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In addition to offering more addresses, IPv6 also implements features not present in IPv4.It simplifies aspects of address assignment (stateless address autoconfiguration), network renumbering, and router announcements when changing network connectivity providers.

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However, several IPv6 transition mechanisms have been devised to permit communication between IPv4 and IPv6 hosts.

IPv6 provides other technical benefits in addition to a larger addressing space.

Thus, IPv4 provides an addressing capability of 2 During the first decade of operation of the Internet, it became apparent that methods had to be developed to conserve address space.

In the early 1990s, even after the redesign of the addressing system using a classless network model, it became clear that this would not suffice to prevent IPv4 address exhaustion, and that further changes to the Internet infrastructure were needed.

Allard (Microsoft), Steve Bellovin (AT&T), Jim Bound (Digital Equipment Corporation), Ross Callon (Wellfleet), Brian Carpenter (CERN), Dave Clark (MIT), John Curran (NEARNET), Steve Deering (Xerox), Dino Farinacci (Cisco), Paul Francis (NTT), Eric Fleischmann (Boeing), Mark Knopper (Ameritech), Greg Minshall (Novell), Rob Ullmann (Lotus), and Lixia Zhang (Xerox).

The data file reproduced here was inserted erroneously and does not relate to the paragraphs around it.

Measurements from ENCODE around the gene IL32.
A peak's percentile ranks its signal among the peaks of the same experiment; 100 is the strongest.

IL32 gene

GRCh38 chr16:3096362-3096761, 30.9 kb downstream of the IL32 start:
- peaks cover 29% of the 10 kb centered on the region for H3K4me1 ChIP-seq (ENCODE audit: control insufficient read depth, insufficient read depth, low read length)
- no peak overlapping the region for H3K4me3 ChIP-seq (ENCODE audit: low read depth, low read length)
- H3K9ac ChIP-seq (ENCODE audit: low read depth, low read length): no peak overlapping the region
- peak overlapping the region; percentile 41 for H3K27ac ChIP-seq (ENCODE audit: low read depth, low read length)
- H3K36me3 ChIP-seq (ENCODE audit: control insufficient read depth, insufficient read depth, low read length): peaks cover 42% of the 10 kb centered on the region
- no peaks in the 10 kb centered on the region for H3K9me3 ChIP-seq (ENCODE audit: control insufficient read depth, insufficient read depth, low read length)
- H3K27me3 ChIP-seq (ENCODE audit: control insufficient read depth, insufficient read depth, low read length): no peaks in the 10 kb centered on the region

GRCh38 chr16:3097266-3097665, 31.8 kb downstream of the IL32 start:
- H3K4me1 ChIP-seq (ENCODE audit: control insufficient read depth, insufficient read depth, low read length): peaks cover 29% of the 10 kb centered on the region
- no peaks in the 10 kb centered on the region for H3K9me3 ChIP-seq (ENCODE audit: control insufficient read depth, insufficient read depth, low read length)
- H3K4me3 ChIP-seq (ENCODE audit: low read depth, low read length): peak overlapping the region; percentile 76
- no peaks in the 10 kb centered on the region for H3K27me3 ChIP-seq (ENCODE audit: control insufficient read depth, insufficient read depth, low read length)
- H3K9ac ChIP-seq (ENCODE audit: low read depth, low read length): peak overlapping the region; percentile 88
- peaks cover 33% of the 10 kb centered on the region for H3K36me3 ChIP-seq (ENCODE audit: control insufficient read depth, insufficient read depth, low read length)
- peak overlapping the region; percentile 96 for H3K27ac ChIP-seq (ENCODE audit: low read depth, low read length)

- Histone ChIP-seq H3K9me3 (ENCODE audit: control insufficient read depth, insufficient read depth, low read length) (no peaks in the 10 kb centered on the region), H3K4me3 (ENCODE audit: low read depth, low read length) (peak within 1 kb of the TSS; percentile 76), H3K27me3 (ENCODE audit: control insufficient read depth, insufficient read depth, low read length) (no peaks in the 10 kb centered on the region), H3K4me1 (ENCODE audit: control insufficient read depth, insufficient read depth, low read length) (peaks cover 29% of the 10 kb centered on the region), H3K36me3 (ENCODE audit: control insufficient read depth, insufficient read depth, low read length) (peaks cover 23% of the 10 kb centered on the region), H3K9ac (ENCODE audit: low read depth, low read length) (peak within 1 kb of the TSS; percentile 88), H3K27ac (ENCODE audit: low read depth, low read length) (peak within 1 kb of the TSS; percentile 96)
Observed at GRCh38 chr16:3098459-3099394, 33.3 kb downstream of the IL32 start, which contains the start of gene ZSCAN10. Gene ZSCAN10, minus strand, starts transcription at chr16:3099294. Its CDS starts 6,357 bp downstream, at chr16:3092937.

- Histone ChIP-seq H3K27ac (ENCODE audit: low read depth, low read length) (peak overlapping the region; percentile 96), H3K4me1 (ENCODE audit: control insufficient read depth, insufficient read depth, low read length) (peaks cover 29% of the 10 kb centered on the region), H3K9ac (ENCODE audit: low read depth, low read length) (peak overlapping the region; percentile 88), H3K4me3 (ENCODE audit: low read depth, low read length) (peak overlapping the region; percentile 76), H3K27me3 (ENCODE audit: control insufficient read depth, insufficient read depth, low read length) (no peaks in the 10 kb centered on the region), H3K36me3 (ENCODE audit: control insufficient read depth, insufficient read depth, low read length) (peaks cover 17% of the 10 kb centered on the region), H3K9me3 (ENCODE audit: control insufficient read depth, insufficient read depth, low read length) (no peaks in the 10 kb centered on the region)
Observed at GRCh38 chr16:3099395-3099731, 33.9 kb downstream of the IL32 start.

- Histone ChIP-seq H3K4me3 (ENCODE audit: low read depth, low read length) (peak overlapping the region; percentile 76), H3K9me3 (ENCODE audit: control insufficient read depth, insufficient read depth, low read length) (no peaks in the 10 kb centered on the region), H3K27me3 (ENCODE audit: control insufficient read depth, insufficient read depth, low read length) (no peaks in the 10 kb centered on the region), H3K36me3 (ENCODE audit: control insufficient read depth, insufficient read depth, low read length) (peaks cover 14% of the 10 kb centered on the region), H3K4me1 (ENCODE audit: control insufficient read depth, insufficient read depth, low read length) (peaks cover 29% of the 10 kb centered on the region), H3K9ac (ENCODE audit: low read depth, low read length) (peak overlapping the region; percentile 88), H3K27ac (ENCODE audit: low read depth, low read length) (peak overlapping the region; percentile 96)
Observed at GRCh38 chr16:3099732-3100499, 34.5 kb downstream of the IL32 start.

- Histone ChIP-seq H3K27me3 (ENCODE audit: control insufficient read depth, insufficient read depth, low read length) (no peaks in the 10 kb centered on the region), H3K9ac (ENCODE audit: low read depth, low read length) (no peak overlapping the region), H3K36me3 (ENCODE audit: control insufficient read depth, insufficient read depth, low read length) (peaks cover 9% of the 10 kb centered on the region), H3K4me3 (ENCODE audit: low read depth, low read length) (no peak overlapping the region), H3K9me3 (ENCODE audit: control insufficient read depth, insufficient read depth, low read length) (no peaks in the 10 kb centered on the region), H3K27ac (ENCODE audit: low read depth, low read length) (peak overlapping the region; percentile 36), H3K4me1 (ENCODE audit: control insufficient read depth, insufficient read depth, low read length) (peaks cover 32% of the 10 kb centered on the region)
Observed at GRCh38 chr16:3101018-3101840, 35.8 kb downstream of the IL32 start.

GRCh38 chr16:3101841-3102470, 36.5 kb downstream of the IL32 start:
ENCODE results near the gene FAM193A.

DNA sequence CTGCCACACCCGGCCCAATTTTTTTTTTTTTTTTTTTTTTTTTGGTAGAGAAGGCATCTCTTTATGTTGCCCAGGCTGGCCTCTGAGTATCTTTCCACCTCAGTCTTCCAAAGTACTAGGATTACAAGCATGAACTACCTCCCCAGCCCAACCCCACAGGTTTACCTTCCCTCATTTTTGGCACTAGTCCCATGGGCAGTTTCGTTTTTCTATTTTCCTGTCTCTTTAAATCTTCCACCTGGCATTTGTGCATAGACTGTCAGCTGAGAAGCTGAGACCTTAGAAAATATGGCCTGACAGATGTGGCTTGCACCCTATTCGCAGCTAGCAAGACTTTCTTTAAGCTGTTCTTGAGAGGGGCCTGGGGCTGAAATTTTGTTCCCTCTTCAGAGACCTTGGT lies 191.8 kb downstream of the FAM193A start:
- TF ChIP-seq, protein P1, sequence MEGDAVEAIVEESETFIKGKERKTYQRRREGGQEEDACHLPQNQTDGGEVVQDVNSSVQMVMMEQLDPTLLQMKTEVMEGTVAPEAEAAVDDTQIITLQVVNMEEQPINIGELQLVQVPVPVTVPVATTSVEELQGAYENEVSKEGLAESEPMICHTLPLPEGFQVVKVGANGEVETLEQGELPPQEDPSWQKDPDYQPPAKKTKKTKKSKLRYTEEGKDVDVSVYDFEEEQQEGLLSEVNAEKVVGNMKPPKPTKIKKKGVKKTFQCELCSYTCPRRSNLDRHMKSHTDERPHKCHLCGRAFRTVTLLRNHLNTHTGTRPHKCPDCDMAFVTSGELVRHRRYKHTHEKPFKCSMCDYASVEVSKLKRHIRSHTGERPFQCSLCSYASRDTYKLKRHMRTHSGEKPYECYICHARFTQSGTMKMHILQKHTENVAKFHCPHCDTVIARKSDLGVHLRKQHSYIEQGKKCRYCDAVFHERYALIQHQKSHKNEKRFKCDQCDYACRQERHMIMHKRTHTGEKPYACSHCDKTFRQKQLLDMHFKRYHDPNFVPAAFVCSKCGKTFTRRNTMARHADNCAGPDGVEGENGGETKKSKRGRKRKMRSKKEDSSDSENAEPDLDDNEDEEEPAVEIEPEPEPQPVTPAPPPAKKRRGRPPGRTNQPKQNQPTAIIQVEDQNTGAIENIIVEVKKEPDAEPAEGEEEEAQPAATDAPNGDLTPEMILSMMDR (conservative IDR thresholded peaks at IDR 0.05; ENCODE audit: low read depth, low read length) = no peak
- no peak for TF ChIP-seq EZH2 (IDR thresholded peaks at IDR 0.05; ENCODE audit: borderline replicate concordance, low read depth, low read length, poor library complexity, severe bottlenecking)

By 1996, a series of RFCs was released defining Internet Protocol version 6 (IPv6), starting with RFC 1883.

Network security was a design requirement of the IPv6 architecture, and included the original specification of IPsec.

IPv6 does not specify interoperability features with IPv4, but essentially creates a parallel, independent network.

This leaves African Network Information Center (AFRINIC) as the sole regional internet registry that is still using the normal protocol for distributing IPv4 addresses.

By the beginning of 1992, several proposals appeared for an expanded Internet addressing system and by the end of 1992 the IETF announced a call for white papers.

IPv6 uses a 128-bit address, theoretically allowing 2 times as many as IPv4, which uses 32-bit addresses and provides approximately 4.3 billion addresses.

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